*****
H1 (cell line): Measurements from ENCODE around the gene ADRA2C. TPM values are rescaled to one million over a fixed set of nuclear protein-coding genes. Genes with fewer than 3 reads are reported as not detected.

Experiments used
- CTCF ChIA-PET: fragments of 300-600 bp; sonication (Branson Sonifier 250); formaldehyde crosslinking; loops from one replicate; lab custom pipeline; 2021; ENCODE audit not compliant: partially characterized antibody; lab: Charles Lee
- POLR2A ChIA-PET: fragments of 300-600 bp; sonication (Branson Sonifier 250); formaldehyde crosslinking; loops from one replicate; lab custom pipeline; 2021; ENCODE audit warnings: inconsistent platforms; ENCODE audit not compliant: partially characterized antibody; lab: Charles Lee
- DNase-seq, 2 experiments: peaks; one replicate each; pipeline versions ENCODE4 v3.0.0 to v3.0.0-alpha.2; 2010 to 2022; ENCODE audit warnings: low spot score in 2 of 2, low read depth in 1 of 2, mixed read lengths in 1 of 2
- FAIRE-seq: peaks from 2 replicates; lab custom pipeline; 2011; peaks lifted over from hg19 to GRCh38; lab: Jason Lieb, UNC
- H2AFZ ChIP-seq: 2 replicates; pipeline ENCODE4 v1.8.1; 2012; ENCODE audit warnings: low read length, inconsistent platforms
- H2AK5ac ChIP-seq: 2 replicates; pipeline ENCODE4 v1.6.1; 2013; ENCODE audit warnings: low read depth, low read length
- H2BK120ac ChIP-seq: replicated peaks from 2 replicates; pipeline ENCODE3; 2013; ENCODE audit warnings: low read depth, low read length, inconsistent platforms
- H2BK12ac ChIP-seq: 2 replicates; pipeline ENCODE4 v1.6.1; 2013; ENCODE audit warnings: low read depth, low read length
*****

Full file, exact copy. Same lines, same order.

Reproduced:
H1 (cell line): Measurements from ENCODE around the gene ADRA2C. TPM values are rescaled to one million over a fixed set of nuclear protein-coding genes. Genes with fewer than 3 reads are reported as not detected.

Experiments used
- CTCF ChIA-PET: fragments of 300-600 bp; sonication (Branson Sonifier 250); formaldehyde crosslinking; loops from one replicate; lab custom pipeline; 2021; ENCODE audit not compliant: partially characterized antibody; lab: Charles Lee
- POLR2A ChIA-PET: fragments of 300-600 bp; sonication (Branson Sonifier 250); formaldehyde crosslinking; loops from one replicate; lab custom pipeline; 2021; ENCODE audit warnings: inconsistent platforms; ENCODE audit not compliant: partially characterized antibody; lab: Charles Lee
- DNase-seq, 2 experiments: peaks; one replicate each; pipeline versions ENCODE4 v3.0.0 to v3.0.0-alpha.2; 2010 to 2022; ENCODE audit warnings: low spot score in 2 of 2, low read depth in 1 of 2, mixed read lengths in 1 of 2
- FAIRE-seq: peaks from 2 replicates; lab custom pipeline; 2011; peaks lifted over from hg19 to GRCh38; lab: Jason Lieb, UNC
- H2AFZ ChIP-seq: 2 replicates; pipeline ENCODE4 v1.8.1; 2012; ENCODE audit warnings: low read length, inconsistent platforms
- H2AK5ac ChIP-seq: 2 replicates; pipeline ENCODE4 v1.6.1; 2013; ENCODE audit warnings: low read depth, low read length
- H2BK120ac ChIP-seq: replicated peaks from 2 replicates; pipeline ENCODE3; 2013; ENCODE audit warnings: low read depth, low read length, inconsistent platforms
- H2BK12ac ChIP-seq: 2 replicates; pipeline ENCODE4 v1.6.1; 2013; ENCODE audit warnings: low read depth, low read length